It must be conceded that the language used by the learned Chancellor in these cases, if strictly accurate, would go to sustain the doctrine contended for by the defendant's counsel. Notice is of two kinds: actual and constructive. Actual notice embraces all degrees and grades of evidence, from the most direct and positive proof to the slightest circumstance from which a jury would be warranted in inferring notice. It is a mere question of fact, and is open to every species of legitimate evidence which may tend to strengthen or impair the conclusion. Constructive notice, on the other hand, is a legal inference from established facts; and like other legal presumptions, does not admit of dispute. "Constructive notice," says Judge STORY, "is in its nature no more than evidence of notice, the presumption of which is so violent that the court will not even allow of its being controverted." ( Story's Eq. Juris., § 399.)
A recorded deed is an instance of constructive notice. It is of no consequence whether the second purchaser has actual notice of the prior deed or not. He is bound to take, and is presumed to have, the requisite notice. So, too, notice to an agent is constructive notice to the principal; and it would not in the least avail the latter to show that the agent had neglected to communicate the fact. In such cases, the law imputes notice to the party whether he has it or not. Legal or implied notice, therefore, is the same as constructive notice, and cannot be controverted by proof.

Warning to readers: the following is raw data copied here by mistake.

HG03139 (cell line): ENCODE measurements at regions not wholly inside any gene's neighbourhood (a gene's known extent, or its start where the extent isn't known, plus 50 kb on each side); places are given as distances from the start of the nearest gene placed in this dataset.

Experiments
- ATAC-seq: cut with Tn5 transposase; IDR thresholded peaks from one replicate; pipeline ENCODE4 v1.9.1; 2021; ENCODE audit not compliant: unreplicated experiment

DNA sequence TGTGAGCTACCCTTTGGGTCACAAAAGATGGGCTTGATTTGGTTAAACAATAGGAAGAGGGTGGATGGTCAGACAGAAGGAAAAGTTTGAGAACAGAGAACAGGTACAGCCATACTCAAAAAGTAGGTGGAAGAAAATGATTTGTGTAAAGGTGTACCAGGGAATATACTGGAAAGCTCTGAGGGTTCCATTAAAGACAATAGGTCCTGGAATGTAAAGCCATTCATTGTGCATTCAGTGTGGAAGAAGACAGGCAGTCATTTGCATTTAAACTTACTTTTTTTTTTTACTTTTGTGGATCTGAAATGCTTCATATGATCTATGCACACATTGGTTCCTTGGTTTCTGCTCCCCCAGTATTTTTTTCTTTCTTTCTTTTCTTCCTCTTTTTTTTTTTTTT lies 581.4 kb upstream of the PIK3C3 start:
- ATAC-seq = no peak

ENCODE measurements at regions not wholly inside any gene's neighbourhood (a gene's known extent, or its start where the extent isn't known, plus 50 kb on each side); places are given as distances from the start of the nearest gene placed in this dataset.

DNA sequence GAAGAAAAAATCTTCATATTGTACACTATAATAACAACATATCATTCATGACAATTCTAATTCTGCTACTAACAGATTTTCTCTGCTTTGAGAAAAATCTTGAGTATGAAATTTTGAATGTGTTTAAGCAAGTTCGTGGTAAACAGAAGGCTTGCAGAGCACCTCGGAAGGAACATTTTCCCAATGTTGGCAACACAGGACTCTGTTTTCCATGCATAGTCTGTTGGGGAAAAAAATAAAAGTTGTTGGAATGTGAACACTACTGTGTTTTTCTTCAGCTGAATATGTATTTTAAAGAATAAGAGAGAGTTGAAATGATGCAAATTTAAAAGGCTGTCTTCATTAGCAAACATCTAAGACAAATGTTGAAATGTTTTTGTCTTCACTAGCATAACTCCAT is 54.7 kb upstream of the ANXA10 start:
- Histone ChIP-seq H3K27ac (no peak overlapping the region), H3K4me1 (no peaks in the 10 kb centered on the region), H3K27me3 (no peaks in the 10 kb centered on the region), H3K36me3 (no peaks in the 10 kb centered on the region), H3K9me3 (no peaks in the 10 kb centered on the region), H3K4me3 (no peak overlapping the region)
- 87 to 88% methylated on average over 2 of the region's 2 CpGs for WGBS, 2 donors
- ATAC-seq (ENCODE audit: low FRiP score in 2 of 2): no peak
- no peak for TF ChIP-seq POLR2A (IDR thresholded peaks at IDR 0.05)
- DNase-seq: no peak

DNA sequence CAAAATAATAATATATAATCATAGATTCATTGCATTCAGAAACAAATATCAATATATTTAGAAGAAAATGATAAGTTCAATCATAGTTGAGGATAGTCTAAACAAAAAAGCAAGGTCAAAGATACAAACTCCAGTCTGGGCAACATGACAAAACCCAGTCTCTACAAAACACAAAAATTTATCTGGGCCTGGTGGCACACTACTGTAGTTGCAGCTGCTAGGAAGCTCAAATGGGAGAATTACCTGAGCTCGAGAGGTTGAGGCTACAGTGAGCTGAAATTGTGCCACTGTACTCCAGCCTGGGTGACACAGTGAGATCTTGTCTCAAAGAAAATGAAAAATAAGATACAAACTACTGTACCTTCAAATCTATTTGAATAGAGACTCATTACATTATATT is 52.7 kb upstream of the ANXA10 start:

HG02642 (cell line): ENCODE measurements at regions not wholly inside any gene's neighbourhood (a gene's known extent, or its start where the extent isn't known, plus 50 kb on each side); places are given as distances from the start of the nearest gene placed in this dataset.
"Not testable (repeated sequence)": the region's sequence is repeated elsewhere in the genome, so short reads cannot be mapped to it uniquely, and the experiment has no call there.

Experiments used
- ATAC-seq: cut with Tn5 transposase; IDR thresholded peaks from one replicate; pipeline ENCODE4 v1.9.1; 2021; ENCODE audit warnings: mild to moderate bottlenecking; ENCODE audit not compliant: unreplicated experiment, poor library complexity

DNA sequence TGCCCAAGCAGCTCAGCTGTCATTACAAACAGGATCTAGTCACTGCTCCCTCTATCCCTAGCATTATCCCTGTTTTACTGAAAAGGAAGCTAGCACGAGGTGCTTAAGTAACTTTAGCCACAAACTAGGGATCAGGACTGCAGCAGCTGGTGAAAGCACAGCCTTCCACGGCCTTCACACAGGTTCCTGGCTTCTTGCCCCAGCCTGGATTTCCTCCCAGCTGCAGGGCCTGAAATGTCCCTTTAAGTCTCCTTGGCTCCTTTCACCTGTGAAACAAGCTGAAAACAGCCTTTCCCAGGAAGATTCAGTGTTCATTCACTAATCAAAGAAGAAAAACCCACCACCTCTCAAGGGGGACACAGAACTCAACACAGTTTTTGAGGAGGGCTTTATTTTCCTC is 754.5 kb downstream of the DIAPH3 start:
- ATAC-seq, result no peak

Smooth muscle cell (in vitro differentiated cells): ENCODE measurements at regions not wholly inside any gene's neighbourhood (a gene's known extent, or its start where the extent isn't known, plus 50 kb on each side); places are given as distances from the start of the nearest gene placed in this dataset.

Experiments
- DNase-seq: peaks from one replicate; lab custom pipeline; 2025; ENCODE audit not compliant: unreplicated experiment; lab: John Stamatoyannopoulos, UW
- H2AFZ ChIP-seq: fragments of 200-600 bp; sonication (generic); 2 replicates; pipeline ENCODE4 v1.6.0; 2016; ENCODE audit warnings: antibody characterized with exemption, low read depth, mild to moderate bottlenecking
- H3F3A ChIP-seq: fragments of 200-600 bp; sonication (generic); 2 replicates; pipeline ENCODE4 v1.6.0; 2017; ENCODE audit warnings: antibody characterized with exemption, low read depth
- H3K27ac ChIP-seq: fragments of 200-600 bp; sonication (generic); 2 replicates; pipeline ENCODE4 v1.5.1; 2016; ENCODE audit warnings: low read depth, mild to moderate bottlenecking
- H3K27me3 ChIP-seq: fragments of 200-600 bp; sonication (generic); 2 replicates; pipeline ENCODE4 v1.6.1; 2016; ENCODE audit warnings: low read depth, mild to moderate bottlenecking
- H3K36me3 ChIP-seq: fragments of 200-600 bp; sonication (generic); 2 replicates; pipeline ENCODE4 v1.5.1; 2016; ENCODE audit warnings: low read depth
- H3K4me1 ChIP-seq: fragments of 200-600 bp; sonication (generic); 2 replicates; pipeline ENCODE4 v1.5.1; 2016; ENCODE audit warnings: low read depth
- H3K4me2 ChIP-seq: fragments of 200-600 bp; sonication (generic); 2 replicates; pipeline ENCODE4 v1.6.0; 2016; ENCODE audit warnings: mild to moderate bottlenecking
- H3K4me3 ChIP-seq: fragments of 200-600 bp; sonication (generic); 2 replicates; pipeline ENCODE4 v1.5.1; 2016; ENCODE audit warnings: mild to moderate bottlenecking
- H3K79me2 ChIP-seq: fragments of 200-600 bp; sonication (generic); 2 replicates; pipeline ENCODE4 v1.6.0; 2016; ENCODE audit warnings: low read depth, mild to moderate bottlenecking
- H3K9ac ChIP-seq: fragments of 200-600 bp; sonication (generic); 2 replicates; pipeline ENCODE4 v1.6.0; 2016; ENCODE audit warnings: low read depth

But it will be found, on looking into the cases, that there is much want of precision in the use of these terms. They have been not unfrequently applied to degrees of evidence barely sufficient to warrant a jury in inferring actual notice, and which the slightest opposing proof would repel, instead of being confined to those legal presumptions of notice which no proof can overthrow. The use of these terms by the chancellor, therefore, in Tuttle v. Jackson and Grimstone v. Carter, is by no means conclusive.